Alumni Spotlight: Floris Westheim

Floris volunteered with Legodimo from May 20 through June 19, 2010. That same year, he returned to Botswana with Legodimo from October 11 - December 9.

Floris with several volunteers from the Legodimo group

Why did you decide to volunteer abroad with Legodimo Wilderness in Botswana?

Floris: At Legodimo I had the choice of staying for one month. As it was my first time truly going somewhere on my own, I wanted to get a taste of the project first. That month went by so fast that I decided to return later that year. This time I stayed two months and, like the first time, it went by way too fast.

Describe your day to day activities as a volunteer.

Floris: Activities start between 6:30 (summer) and 7:30 (winter) in the morning. It might seem early, but you’ll have little trouble getting up. I used to be in bed by 10 PM at the latest. The morning work ends at 10:30, at 12 you have a lunch which is made for you (of course you are free to help the staff) and the afternoon activity starts at about 14:30. The staff plans a good combination of physical (road building, fence removal, etc.) and more relaxing (bird watch or animal registration drives) activities. The evening activity ends at about 17:00. Dinner starts at 6 around a campfire and is very enjoyable.

Elephants on the reserve in Botswana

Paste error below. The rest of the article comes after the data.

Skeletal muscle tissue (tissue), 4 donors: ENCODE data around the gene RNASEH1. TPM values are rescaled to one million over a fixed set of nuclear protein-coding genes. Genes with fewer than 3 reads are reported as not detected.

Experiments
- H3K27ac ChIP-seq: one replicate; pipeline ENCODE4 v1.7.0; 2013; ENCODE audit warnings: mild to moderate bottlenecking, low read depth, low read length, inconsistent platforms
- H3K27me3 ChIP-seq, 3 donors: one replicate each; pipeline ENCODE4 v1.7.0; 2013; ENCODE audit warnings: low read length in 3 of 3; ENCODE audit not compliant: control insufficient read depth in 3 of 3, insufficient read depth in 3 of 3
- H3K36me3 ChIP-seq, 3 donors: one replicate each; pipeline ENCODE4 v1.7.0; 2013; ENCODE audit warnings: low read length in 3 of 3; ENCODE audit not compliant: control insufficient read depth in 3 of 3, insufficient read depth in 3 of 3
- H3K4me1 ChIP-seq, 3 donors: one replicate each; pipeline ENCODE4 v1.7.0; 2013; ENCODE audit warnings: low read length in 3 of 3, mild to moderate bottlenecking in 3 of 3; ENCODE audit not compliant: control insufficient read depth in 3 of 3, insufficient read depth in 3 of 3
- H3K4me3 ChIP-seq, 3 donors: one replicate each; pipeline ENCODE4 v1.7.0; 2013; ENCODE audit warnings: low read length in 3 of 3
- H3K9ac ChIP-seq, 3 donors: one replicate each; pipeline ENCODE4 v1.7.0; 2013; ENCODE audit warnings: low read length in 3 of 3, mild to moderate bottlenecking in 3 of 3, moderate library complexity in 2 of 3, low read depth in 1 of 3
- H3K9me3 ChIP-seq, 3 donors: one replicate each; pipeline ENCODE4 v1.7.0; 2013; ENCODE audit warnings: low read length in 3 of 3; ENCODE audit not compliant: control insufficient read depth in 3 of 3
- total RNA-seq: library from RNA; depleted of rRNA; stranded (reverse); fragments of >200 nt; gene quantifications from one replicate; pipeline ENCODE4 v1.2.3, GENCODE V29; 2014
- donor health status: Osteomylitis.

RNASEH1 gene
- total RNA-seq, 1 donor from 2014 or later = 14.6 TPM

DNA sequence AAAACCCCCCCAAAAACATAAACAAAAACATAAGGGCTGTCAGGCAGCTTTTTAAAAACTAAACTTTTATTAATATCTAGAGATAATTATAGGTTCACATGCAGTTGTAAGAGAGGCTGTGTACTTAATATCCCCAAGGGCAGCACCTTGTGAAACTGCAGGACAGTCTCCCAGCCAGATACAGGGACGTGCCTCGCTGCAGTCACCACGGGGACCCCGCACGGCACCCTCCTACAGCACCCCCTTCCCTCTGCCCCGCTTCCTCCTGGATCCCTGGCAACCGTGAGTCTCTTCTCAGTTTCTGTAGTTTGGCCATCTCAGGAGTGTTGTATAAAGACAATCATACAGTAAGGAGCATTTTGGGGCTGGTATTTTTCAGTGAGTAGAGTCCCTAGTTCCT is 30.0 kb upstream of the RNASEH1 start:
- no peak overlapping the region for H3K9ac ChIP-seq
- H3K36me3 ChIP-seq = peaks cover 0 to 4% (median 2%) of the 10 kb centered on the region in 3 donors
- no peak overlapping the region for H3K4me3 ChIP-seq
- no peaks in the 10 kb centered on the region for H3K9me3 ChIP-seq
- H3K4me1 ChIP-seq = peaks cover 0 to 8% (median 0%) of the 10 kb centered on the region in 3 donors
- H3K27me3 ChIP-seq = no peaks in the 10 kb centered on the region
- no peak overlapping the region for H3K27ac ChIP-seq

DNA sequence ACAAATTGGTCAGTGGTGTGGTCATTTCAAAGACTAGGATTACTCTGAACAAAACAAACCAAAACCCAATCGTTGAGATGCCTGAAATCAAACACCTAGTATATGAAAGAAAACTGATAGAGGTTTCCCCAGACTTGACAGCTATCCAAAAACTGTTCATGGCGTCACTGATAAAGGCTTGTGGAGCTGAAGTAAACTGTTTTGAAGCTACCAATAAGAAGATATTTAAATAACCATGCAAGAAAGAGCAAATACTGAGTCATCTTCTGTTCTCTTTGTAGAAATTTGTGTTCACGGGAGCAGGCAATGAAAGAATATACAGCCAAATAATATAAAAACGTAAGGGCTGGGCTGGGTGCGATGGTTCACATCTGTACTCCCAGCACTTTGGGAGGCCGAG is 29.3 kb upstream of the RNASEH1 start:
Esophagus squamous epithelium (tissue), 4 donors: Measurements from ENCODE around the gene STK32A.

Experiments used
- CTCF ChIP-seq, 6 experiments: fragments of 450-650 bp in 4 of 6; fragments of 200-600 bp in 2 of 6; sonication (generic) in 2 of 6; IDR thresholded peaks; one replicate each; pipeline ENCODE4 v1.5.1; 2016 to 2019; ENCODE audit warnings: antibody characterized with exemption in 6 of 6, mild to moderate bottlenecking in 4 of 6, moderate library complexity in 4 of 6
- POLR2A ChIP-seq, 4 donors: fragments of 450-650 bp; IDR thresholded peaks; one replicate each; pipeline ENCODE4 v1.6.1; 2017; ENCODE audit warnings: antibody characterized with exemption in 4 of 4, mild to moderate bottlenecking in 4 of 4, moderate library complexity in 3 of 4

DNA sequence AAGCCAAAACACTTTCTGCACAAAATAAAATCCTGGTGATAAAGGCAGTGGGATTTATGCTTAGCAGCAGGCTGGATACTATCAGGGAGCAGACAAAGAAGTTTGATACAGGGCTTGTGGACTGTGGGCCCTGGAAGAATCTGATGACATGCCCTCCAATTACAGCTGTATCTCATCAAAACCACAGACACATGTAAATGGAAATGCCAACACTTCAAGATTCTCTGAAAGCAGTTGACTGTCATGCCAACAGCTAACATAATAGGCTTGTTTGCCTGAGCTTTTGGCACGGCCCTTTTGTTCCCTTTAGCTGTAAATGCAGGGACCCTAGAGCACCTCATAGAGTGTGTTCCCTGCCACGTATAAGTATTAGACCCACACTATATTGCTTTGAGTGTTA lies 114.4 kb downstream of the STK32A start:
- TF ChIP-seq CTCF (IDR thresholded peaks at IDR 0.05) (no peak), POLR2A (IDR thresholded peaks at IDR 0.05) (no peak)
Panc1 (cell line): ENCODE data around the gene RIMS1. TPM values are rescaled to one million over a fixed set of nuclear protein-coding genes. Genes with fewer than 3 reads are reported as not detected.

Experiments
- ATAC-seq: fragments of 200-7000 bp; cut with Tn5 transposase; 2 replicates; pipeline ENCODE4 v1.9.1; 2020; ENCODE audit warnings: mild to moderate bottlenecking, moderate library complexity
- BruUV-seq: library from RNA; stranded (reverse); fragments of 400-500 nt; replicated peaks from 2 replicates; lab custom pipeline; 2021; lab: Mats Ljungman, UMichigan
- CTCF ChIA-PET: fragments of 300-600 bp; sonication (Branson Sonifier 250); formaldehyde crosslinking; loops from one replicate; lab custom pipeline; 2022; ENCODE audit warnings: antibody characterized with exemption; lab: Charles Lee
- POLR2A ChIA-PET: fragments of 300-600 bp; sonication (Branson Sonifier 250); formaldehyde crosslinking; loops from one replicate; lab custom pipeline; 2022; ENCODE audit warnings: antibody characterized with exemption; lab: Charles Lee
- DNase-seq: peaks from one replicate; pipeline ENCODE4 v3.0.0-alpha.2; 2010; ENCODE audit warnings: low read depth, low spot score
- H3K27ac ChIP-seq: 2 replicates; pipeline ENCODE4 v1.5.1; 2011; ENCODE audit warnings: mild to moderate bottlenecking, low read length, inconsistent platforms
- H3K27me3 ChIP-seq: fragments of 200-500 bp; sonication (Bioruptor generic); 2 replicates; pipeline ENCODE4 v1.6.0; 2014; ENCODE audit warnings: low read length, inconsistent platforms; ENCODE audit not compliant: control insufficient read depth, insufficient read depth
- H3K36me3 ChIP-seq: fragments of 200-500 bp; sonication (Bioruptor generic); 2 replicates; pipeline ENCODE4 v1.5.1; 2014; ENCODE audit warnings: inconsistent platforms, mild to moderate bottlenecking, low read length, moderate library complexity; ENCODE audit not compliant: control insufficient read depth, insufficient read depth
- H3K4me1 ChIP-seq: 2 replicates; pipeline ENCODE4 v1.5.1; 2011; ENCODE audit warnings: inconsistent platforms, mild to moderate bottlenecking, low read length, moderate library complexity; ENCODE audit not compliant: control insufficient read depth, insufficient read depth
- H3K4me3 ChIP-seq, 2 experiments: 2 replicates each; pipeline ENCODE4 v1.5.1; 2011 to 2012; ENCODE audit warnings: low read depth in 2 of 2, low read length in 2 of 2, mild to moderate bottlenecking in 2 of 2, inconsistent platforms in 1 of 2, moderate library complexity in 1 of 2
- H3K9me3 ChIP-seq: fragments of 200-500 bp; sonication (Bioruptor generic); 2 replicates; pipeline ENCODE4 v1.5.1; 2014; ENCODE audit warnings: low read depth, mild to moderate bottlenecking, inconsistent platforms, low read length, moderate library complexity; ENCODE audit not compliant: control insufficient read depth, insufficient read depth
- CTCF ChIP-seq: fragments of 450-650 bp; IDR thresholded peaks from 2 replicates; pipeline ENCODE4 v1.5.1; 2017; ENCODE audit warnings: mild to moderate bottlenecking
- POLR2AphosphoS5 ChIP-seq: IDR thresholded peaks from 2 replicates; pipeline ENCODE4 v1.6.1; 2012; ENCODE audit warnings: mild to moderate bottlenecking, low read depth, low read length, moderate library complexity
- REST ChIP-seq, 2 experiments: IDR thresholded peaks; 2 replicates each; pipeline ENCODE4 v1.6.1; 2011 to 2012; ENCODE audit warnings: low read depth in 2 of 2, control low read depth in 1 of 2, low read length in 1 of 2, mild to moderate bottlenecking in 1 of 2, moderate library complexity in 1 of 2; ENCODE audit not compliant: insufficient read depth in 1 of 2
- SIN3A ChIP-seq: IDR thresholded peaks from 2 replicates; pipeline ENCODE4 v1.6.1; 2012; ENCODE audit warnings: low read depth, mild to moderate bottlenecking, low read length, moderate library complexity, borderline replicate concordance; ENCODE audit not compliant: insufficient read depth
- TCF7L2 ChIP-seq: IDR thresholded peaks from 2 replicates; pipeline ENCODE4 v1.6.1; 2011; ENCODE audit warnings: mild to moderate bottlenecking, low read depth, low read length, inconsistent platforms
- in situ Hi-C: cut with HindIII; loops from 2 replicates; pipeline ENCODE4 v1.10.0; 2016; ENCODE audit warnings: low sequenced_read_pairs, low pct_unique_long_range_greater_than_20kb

Ten years from now, what’s the one thing you think you’ll remember from the trip?

Floris: The couple that leads the project are two of the best people I ever had the pleasure of meeting. Along with the rest of the staff, they work as a team and devote their life to this project, which makes it all the more unique. There are various specific memories that I will never forget: spotting wild dogs, leopards, and hearing lions and elephants at night. I could go on and on, but it’s best if you experience it yourself!

What did you wish you knew before going to Botswana?

Floris: If you go during the winter (which is summer for the northern hemisphere) it might get cold during the night, so make sure you have something warm with you for the evening and night!

What was the hardest or most challenging part of your experience?

Floris: Sometimes volunteers form their own small groups (the French stick with the French, British with the British, etc.); it’s not a rivalry or anything but people just tend to stick to a familiar environment. Although it might seem like a challange, if you’re up for it, try breaking this barrier for yourself and the other volunteers!